What were the ecological impacts of the Thomas Fire?
Monday, January 22 marks 50 days since the December 4, 2017 onset of the Thomas Fire. The largest fire in modern (i.e. post-1931) California history was completely encircled with containment lines on January 12, 2018 (the 40th day of the burn). CalFire reports 281,893 acres (440 mi2 or 1,140 km2) burned, 1,063 structures were destroyed and another 280 damaged, and two people burned to death. The first rains in 10 months on January 9th initiated a new wave of problems across our fire-scarred region. I was woken up in my Thousand Oaks home at 2:40 a.m. as the torrent really kicked in. The hills above southern Santa Barbara County would soon catch a tremendous amount of rainfall very quickly with the worst of the rainfall occurring in a 15-minute span starting at 3:30 a.m. Montecito’s fire station received more than 0.5 inches (13 mm) within five minutes and Carpinteria an inch (25 mm) within 15 minutes. That deluge in turn spurred some of the most destructive flooding and catastrophic mudflows, killing at least 20 (with three more victims still missing and likely dead).
The focus up to now has understandably been on the immediate danger and impacts to people and property. As the first responders attacked the flames, evacuated residents, and initiated clean-up, my colleagues, students, and I have been laying the groundwork for a better understanding of the ecological impacts of this massive conflagration. While we won’t know the true magnitude of impact for some time to come, we have been fielding so many inquiries from the general public and media outlets that it seemed worthwhile to post a quick summary of our first impressions. The summary below should therefore be read as a first pass.
Understanding Thomas Fire Impacts
I kicked off the 2018 Ventura Land Trust’s 2018 Speaker Series last Thursday night in Ventura with a presentation on the impacts of the Thomas Fire.
I discussed the drivers of the fire and the environmental setting just prior to the December 4 onset before summarizing how the fire evolved and illustrating the initial impacts to plants and animals across Ventura and Santa Barbara Counties. I particularly focused on impacts to vertebrates, drawing insight from a variety of sources including our data from the 2013 Camarillo Springs Fire that ravaged our CSU Channel Islands campus and the western Santa Monica Mountains.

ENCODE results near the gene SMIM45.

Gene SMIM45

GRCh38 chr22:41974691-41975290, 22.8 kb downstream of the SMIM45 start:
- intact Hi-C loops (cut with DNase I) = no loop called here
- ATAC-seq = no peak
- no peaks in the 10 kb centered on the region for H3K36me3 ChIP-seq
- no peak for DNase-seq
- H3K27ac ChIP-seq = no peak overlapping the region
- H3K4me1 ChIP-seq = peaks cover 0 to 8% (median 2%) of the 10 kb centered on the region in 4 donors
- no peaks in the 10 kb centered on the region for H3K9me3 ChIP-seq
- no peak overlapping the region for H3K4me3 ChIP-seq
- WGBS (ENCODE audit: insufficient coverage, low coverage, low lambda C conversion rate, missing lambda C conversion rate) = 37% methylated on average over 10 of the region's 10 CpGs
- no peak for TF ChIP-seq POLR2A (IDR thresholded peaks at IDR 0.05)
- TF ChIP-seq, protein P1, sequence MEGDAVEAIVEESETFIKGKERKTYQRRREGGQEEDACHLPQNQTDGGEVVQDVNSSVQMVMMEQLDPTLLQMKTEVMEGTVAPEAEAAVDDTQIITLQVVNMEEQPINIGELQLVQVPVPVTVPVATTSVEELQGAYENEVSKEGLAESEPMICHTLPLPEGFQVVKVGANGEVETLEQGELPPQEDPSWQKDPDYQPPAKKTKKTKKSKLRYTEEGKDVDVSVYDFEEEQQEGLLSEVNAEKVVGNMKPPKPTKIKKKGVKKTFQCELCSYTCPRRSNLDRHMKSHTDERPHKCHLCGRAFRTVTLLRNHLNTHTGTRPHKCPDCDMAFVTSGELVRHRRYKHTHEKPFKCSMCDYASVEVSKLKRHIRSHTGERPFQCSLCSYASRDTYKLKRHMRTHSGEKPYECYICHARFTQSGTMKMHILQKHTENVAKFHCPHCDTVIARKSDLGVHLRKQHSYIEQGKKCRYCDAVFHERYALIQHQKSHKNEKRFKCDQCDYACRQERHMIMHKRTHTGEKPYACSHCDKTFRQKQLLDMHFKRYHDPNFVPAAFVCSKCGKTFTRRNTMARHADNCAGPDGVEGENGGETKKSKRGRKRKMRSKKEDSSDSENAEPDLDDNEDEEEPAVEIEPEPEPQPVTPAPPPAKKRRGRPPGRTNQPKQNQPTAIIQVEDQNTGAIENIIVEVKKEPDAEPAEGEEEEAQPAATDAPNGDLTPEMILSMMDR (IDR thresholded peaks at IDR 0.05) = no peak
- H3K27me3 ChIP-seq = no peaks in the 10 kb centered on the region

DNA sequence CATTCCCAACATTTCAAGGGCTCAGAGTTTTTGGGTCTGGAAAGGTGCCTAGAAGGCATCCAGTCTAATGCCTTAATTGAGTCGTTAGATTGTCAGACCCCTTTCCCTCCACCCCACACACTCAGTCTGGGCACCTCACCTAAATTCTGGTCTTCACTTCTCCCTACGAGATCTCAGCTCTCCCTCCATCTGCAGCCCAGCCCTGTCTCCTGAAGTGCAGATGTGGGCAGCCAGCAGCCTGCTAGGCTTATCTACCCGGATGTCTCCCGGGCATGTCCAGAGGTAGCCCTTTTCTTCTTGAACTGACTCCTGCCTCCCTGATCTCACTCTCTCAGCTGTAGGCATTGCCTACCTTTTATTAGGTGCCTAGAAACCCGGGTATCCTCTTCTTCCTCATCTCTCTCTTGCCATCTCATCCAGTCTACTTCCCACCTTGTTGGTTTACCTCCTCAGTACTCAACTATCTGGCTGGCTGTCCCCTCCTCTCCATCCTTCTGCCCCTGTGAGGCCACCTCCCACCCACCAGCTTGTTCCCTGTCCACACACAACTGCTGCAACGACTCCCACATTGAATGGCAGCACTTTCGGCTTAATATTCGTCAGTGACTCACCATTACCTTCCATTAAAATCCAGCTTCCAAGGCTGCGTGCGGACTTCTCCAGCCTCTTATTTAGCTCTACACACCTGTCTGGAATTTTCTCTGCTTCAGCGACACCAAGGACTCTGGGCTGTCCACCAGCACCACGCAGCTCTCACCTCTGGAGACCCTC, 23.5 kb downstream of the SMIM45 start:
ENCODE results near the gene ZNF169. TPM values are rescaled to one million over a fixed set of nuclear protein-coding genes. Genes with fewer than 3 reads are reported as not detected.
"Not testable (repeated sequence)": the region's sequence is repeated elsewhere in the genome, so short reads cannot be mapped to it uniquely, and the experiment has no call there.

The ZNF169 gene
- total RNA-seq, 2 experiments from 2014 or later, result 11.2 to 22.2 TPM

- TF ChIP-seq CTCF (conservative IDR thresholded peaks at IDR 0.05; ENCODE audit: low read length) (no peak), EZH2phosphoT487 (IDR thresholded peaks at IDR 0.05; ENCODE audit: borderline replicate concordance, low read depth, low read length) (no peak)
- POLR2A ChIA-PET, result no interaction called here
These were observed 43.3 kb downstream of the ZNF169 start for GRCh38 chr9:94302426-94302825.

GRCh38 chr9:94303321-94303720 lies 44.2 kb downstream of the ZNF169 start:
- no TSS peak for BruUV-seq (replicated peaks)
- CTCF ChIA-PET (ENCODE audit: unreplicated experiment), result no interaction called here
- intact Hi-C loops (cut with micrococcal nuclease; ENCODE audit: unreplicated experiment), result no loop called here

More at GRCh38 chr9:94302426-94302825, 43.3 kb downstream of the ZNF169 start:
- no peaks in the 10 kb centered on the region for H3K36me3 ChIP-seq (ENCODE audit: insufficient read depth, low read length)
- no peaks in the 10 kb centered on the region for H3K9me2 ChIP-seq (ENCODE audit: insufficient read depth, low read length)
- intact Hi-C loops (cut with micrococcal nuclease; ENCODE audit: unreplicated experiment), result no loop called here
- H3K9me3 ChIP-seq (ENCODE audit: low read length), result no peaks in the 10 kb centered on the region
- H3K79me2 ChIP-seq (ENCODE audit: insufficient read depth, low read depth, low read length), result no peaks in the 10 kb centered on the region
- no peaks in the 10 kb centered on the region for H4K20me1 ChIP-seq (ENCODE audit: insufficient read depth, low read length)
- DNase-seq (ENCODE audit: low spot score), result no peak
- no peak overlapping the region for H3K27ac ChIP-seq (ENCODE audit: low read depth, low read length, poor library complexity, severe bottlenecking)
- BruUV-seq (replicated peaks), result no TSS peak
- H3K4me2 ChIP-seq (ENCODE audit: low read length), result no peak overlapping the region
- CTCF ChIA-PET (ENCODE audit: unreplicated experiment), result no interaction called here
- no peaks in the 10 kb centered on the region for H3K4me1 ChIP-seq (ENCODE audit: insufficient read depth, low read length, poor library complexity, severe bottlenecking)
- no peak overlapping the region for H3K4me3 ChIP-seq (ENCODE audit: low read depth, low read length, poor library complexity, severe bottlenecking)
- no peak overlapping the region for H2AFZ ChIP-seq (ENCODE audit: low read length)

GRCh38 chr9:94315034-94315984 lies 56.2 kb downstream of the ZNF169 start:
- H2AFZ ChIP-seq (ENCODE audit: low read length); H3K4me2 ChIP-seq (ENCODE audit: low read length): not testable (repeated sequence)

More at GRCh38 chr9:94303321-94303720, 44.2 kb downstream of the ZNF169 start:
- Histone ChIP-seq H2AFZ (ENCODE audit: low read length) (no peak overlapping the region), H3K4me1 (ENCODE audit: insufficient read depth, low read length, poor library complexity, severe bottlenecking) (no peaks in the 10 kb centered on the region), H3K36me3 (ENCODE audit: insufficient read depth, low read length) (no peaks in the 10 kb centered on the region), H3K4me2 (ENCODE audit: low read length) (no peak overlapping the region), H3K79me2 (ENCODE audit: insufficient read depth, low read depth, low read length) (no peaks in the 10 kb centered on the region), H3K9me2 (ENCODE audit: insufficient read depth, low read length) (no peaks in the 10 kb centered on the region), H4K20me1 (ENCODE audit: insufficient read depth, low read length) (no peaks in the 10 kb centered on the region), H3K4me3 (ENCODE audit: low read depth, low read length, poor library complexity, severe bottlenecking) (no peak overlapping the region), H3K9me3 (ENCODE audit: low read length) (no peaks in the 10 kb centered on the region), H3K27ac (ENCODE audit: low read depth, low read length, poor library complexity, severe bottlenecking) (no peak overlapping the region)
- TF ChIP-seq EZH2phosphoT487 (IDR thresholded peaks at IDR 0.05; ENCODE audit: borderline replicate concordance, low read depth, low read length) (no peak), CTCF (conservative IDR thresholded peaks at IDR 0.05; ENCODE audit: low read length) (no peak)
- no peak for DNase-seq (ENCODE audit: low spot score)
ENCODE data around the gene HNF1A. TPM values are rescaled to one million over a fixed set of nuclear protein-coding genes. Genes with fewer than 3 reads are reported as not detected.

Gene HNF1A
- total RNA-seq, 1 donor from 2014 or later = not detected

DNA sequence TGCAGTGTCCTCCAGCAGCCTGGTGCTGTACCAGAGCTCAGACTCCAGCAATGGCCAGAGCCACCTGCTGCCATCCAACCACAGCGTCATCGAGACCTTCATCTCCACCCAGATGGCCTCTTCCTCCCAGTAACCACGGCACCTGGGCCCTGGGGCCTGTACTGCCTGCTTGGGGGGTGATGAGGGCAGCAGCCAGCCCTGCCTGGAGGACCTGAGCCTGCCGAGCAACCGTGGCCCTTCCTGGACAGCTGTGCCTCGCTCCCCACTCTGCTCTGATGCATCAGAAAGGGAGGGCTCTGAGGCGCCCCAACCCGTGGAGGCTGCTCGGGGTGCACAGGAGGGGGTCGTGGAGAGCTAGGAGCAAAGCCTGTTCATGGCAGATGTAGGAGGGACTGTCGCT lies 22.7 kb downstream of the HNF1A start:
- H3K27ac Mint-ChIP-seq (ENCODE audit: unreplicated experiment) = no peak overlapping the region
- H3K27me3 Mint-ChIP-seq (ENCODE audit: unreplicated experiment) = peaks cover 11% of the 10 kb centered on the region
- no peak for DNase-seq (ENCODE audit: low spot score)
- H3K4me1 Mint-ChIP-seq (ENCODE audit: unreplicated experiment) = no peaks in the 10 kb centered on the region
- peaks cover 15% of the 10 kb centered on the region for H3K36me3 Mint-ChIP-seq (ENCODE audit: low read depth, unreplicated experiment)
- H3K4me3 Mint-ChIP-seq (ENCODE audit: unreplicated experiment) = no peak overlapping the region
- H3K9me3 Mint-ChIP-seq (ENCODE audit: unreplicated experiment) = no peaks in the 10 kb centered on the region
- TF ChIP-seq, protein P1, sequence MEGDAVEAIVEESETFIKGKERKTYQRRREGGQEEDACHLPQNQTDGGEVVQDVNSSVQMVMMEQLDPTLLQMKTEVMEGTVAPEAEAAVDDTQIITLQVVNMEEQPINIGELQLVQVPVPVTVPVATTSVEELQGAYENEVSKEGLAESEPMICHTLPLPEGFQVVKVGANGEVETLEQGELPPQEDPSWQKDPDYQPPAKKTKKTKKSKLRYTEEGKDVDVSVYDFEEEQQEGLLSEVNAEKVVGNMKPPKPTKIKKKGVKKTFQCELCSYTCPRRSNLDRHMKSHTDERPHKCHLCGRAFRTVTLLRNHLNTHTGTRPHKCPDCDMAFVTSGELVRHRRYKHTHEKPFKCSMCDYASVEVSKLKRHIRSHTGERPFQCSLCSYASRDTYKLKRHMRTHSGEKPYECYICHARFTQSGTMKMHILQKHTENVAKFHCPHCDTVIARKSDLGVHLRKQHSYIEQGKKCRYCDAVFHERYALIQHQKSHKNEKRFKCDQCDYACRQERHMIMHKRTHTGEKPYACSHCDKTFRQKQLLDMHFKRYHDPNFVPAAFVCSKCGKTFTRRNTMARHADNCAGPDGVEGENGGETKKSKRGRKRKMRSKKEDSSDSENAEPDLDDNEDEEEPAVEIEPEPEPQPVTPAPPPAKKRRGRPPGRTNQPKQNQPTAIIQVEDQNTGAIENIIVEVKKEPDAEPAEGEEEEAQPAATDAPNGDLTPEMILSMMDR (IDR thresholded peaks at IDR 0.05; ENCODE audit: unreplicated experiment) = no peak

The fire was a fairly complete burn. We estimate >90% of the vegetation within the fire perimeter burned, translating into a minimum of 3.6 million tons of CO2 emitted over the course of the fire. This is equivalent to the emissions of all the shipping and boating activity in the State of California in 2015 or roughly 10% of the releases from the all agriculture across the state in 2015.
Recovery of our vegetation will be a very long road indeed thanks to the altered rainfall patterns and amounts global climate change has proffered up to our region (see below for a bit more on this). While it is true that our southern California ecosystems have evolved with fire and many of our plants require fire to complete their life cycles, this bizarre new world in which we live will see plant communities recover very slowly relative to historic trends.
By Christmas the incident command was reporting we had at least 30 oil seep fires across the back country between Ojai and Santa Paula with many more locations likely burning. Exact numbers have been hard to come by as we have not yet been able to fly our own monitoring drones over the core of the burn region due to FAA restrictions (a so-called Temporary Flight Restriction for UAVs remains in place for foolish, bureaucratic reasons). It is extremely likely that this estimate of 30 seep fires was overly conservative. Putting out such oil seep fires is non-trivial due to the fact the burn quickly goes subsurface and cannot be extinguished by traditional water or suppression efforts. Knocking it down requires specialized containment foam we don’t typically stockpile locally.
Most of our oil and gas wellheads and production facilities were relatively well (no pun intended) protected owing to standard, pre-fire vegetation management requirements.
We are augmenting our 13-year, ongoing road kill-based censusing of wildlife across our region with a citizen-science effort to document fire-associated wildlife and more focused observations across the impacted region. Much of this info is still coming in, but the patterns are clear: smaller-bodied animals have been the most heavily hit. Rabbits, squirrels, and voles died in massive numbers. Our larger-bodied animals (deer, coyote, etc.) generally escaped, save for their young. We’ve documented few larger-bodied animal kills, only finding evidence for mortality of juvenile black bear (cubs), mountain lion (kittens), and coyote (pups).
In general, the natural history of the impacts to wildlife have unfolded as follows: small critters died in huge numbers, larger or flying animals were also killed but at a lower rate.
- Animals flee to riparian corridors/river bottoms or into the urban cores of downtown Ventura, Ojai, etc. This also translates into higher road crossing rates, reflected in elevated road kill levels.
- In the wake of the immediate flames, animals hunker down in place and move very little initially.
- Scavengers (vultures, coyotes, crows) quickly begin to feast on the fire-killed carcasses of the victims and continue to do so for as long as two to three weeks post-burn.
- Surviving smaller-bodied herbivores begin to leave the protection of their initial refuge to forage, moving larger distances than typical. This again is reflected in higher road kill levels.